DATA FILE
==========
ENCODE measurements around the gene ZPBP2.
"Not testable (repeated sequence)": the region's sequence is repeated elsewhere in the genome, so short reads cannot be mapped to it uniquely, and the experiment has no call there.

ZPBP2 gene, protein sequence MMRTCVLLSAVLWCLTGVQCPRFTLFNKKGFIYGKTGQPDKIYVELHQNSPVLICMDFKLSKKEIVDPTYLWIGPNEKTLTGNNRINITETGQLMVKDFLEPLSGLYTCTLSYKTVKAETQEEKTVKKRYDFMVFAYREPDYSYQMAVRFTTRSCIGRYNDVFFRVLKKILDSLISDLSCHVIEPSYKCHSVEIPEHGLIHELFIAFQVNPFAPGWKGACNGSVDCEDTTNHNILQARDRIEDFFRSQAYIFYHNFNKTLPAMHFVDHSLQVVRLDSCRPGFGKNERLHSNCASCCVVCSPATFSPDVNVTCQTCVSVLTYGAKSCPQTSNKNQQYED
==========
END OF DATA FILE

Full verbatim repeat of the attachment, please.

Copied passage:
ENCODE measurements around the gene ZPBP2.
"Not testable (repeated sequence)": the region's sequence is repeated elsewhere in the genome, so short reads cannot be mapped to it uniquely, and the experiment has no call there.

ZPBP2 gene, protein sequence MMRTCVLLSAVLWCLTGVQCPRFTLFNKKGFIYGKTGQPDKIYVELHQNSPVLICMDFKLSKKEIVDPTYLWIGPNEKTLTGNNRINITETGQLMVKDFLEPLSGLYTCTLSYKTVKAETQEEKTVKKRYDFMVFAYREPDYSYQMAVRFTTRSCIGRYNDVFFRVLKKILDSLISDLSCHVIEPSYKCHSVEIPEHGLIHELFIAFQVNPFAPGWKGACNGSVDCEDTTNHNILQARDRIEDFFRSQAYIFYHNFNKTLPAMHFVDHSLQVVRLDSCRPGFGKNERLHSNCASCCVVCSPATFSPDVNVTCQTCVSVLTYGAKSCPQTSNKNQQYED